The Internet loves a good feud and things can rapidly turn into conspiracy theories held together by screenshots and video compilations. And one of the web’s most (in)famous feuds is the Hailey-Selena saga which recently got a lot of traction. The women have never said anything negative about each other in public and yet, if you enter either side of the debate, people will lead you to believe that they absolutely hate each other.
While this is common in Internet feuds, the ‘obsession’ (for the lack of a better word) with ‘Helena’ points to a larger problem: a lot of it is rooted in misogyny.
How Did it All Start?
The root of the feud rests in 2018, when Selena Gomez and Justin Bieber officially parted ways and the latter got engaged to Hailey Bieber a few months later. The Internet rapidly split into Team Selena and Team Hailey. A few events later, people online had tagged Hailey as the ‘mean girl’ and a ‘bully’.
In January 2023, Selena Gomez faced misogynist comments and body-shaming online after pictures of her from her holiday in Mexico surfaced online. Later, Bieber shared a video with Kendall Jenner with the viral audio: “I’m not saying she deserves it, but I’m saying God’s timing is always right.” Fans linked the two videos, alleging that the video was aimed at Selena.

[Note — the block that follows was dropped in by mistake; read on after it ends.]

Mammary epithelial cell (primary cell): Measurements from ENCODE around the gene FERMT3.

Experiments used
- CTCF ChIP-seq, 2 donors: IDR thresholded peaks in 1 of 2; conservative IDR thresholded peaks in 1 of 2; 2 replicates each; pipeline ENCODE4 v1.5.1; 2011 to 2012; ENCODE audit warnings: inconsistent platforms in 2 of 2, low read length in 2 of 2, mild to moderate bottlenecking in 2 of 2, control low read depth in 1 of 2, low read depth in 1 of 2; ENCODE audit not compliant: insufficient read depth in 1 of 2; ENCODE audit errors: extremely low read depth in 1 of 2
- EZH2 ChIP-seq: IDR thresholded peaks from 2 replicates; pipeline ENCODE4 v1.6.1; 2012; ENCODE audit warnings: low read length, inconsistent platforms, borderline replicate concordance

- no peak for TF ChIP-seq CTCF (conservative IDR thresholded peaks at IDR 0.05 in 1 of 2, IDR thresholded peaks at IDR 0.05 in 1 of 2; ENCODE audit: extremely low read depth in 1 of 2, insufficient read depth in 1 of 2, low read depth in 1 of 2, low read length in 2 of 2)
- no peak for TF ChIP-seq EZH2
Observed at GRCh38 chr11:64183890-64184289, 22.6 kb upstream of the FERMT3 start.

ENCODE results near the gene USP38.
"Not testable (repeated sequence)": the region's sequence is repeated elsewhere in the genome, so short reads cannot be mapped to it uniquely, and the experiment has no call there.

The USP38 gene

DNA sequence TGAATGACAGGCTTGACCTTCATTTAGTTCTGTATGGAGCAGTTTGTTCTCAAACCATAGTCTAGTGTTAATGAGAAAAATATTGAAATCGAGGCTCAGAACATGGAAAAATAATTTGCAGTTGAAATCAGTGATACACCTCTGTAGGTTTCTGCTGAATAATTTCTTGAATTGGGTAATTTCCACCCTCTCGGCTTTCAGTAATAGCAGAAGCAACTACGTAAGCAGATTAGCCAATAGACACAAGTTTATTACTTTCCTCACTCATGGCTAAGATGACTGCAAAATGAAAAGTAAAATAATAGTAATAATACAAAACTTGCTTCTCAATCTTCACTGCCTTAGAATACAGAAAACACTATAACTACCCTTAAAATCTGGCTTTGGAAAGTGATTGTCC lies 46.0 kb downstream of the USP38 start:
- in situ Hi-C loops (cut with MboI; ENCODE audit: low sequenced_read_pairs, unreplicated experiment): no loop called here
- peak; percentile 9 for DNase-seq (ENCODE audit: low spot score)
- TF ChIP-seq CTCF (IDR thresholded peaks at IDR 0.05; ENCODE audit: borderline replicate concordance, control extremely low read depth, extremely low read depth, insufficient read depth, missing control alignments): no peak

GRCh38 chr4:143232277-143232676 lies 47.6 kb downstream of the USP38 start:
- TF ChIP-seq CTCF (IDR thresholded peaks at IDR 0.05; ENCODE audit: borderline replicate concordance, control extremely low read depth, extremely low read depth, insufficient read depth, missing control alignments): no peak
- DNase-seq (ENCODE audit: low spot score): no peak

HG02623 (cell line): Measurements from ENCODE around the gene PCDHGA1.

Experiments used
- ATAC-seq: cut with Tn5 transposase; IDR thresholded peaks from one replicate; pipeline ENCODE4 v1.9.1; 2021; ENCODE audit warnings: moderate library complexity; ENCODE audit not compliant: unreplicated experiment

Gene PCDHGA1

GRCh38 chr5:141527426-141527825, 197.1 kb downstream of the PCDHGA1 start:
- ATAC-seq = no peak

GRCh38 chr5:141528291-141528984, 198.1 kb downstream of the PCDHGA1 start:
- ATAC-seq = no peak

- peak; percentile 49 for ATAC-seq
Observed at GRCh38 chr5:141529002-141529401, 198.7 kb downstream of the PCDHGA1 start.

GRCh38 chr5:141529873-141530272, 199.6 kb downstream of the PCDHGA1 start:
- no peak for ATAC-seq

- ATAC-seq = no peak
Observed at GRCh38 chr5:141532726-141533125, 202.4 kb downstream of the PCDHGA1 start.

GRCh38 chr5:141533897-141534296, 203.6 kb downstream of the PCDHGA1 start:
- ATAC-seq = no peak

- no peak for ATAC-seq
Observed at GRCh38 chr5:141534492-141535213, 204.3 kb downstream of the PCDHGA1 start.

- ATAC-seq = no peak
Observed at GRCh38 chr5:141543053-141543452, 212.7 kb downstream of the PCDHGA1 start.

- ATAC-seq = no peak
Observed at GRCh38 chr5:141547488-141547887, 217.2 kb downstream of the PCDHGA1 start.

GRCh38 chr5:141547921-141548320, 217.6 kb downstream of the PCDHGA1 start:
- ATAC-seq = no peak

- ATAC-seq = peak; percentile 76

These fan theories saw a surge in 2023 after Gomez shared a video on Instagram joking that she “accidentally laminated eyebrows too much”. Soon after, Kylie Jenner posted a selfie with the caption, “This was an accident????” placed over her eyebrows, followed by a screenshot of a video call with Bieber zoomed into their eyebrows.
There’s more happening. After an old video of Hailey Bieber mock gagging at the mention of Taylor Swift’s name resurfaced online, Selena (on 23 February) commented, “So sorry, my best friend is and continues to be one of the best in the game”. Beyond this, Hailey’s fans have also accused Selena Gomez of ‘fanning the feud’.
What’s the ‘Feud’? And Where Does the Misogyny Lie?
After Justin and Hailey announced their engagement, several people accused Hailey of “stealing” Justin from Selena (since ‘Jelena’ had a whole separate fanbase). After eyebrow-gate, videos surfaced on the Internet claiming that Justin is still in love with Selena and actually doesn’t love…his wife.